Space porn: These images are (quite literally) out of this world
So-called “ag-gag” bills, which protect factory farms from potential undercover whistleblowers have been recently introduced in five states. “This week, the Indiana Senate is debating a proposal to criminalize taking photographs or videos inside an agricultural or industrial operation without permission,” Think Progress reported.
As Grist noted last month, “in 2011 and 2012, Iowa, Utah, and Missouri all enacted some version of an anti-whistleblower ag-gag law, while similar proposals were struck down in Florida, Illinois, Indiana, Minnesota, Nebraska, New York, and Tennessee. These laws are specifically designed to stop whistleblowers providing evidence of animal abuse or other poor practices from reaching the media or animal rights groups. As TP noted:
Since trespassing is already illegal, ag gag laws can only have one clear motive: to punish whistleblowers, advocates, and investigative reporters who use undercover recordings to reveal the abysmal conditions in which our food is produced. Undercover investigations have captured factory farms all over the country abusing livestock, passing off sick cattle as healthy, and discharging unregulated amounts of animal manure, which the US Geological Survey identified as the largest source of nitrogen pollution in the country.
As Susie Cagle reported for Grist, these recent ag-gag pushes have their origin in laws which targeted animal rights activism in the 90s, including the work of the the Animal Liberation Front in freeing animals from testing labs and exacting property damage against corporations known for animal cruelty. These activists were deemed domestic terrorists by the government, a distinction codified in the 2006 Animal Enterprise Terrorism Act. As Cagle wrote:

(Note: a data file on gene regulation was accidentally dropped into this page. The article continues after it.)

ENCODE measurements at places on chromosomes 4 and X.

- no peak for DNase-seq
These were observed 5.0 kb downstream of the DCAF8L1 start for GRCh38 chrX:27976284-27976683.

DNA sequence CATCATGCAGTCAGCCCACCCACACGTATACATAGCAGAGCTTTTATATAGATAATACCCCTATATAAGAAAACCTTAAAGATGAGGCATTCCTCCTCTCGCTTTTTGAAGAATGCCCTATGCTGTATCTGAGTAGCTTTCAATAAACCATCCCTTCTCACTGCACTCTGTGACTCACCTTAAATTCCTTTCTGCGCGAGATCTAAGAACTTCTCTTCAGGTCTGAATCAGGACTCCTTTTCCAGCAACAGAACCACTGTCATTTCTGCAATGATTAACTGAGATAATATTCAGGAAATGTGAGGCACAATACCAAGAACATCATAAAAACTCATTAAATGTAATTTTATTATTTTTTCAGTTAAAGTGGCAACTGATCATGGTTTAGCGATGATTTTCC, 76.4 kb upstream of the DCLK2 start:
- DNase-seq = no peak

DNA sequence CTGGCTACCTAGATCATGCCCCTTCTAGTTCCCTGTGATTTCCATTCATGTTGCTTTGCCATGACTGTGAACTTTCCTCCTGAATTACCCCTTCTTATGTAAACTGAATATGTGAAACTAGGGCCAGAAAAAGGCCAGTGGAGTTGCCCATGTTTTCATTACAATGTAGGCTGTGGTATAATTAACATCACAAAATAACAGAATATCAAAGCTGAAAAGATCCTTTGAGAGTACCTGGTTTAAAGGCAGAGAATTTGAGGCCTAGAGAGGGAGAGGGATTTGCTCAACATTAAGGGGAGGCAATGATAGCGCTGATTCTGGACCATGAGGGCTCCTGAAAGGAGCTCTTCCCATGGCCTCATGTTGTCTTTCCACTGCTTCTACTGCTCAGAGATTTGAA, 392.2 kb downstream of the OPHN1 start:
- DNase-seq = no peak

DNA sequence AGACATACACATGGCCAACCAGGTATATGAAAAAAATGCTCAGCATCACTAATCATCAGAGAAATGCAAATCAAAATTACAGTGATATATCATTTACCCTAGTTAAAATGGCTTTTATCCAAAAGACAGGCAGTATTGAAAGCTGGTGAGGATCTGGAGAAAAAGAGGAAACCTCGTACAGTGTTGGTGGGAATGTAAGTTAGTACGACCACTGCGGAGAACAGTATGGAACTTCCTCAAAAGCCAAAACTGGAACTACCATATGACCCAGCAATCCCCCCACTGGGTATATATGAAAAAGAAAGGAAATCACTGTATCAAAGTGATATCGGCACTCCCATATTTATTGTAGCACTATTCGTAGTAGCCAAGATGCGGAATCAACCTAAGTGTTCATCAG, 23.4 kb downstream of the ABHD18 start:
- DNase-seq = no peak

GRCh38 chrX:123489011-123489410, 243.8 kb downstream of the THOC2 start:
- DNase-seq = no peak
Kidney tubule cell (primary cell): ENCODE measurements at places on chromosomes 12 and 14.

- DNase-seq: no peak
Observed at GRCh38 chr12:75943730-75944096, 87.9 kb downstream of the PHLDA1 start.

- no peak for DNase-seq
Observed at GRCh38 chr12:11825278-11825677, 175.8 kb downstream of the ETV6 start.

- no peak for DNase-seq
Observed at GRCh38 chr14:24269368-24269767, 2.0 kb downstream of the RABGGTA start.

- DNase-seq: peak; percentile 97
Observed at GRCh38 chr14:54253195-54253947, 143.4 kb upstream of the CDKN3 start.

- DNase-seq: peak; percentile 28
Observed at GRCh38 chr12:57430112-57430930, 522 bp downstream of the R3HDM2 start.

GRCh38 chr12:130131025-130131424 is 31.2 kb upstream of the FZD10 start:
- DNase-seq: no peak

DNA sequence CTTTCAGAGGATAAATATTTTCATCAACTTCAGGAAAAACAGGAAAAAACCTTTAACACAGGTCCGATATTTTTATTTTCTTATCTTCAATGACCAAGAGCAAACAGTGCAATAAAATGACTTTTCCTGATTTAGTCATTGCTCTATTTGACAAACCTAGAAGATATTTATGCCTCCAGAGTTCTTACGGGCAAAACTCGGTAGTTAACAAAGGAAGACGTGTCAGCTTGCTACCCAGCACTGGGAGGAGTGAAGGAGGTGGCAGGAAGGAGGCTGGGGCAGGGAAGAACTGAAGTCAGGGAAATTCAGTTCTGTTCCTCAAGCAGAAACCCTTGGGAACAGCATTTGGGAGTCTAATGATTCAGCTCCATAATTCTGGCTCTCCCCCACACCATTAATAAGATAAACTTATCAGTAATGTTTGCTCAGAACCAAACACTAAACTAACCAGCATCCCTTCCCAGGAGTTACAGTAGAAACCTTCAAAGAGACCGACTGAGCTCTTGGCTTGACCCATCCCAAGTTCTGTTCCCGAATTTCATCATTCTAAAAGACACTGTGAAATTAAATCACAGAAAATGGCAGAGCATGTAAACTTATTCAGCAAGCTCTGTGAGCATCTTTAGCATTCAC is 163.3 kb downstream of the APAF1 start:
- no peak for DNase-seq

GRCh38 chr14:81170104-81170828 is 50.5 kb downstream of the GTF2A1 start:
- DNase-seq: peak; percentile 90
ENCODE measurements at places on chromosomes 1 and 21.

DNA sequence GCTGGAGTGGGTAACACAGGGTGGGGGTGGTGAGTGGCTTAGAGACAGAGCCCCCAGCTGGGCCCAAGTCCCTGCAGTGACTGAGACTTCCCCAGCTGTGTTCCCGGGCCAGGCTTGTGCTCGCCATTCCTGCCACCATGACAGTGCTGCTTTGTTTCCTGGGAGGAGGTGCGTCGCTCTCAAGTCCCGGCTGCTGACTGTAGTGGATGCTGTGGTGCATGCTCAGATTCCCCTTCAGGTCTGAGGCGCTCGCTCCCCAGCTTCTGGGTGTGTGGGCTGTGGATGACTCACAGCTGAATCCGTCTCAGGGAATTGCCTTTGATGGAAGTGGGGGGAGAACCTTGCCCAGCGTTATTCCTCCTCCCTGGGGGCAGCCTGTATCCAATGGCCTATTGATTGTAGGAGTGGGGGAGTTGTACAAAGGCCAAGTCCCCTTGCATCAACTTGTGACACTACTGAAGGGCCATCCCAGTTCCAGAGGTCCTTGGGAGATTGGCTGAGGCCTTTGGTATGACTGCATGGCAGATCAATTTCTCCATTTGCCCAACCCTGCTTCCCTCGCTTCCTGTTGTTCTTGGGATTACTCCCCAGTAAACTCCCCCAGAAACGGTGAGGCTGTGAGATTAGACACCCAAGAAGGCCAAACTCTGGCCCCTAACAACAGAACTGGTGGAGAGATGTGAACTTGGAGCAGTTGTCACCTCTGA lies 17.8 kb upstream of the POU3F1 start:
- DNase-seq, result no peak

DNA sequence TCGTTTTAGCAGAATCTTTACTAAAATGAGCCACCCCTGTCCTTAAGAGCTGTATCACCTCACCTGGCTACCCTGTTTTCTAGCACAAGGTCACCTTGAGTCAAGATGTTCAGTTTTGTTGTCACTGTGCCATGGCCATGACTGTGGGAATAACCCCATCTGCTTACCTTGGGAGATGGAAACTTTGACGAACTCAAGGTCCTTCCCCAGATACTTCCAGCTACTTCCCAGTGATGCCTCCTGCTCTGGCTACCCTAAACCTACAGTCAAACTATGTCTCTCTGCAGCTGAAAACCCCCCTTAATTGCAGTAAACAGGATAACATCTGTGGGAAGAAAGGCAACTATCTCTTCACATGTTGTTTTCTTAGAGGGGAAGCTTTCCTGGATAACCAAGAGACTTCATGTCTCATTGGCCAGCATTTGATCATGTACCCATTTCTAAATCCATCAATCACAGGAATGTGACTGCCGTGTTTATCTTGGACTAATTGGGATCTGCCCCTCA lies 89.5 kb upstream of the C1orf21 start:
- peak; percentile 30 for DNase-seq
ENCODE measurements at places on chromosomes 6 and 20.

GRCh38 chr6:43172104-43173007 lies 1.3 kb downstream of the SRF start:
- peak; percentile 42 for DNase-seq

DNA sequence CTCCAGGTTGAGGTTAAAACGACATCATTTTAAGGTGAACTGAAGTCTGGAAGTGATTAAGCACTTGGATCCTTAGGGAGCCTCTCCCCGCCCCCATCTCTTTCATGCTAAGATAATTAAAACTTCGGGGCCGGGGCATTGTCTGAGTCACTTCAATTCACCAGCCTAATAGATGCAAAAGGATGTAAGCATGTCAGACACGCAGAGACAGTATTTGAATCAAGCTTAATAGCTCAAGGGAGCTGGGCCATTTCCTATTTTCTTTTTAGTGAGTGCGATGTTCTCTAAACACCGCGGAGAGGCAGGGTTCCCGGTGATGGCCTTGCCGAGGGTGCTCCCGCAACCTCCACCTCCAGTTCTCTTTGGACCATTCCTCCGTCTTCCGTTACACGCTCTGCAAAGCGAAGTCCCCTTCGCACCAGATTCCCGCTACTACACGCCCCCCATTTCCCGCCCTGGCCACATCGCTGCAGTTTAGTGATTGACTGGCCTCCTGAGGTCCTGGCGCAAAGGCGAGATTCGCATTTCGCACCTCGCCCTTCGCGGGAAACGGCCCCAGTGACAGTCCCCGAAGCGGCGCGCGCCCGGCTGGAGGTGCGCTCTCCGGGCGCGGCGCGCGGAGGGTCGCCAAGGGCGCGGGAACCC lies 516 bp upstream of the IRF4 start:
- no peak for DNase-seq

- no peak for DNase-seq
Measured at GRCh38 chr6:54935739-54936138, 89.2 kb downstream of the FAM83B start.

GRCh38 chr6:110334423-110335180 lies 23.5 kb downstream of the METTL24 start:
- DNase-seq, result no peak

The corporate- and Koch-backed American Legislative Exchange Council wanted to crack down even further. In 2003 it proposed model legislation that would make it illegal to “enter an animal or research facility to take pictures by photograph, video camera, or other means with the intent to commit criminal activities or defame the facility or its owner.” Today’s ag-gag bills are direct descendants of that far-reaching legislation.
Natasha Lennard is an assistant news editor at Salon, covering non-electoral politics, general news and rabble-rousing. Follow her on Twitter @natashalennard, email firstname.lastname@example.org.More Natasha Lennard.
NASA astronaut Mike Hopkins
On December 28, 2013, Expedition 38 crew member Mike Hopkins participating in the second of two space walks to replace a degraded pump module on the International Space Station. (NASA astronaut Rick Mastracchio is reflected in his helmet!)
The Soyuz TMA-10M
The Soyuz TMA-10M headed towards the International Space Station with crew members from Expedition 37 onboard.
40 years ago the Apollo 8 mission flew up to the moon, orbited it ten times and then returned to Earth. This picture was taken from that flight and shows the Earth as it seemingly rises in similar fashion to a sunrise.
Sunrise from Expedition 36
NASA Flight Engineer Karen L. Nyberg of Expedition 36 took this photo of the sun rising -- a sight they saw nearly 16 times per day due to the speed of the International Space Station's orbit around the earth.
A pair of NanoRacks CubeSats -- nanosattelite spacecrafts carrying experiments -- were launched by Expedition 38.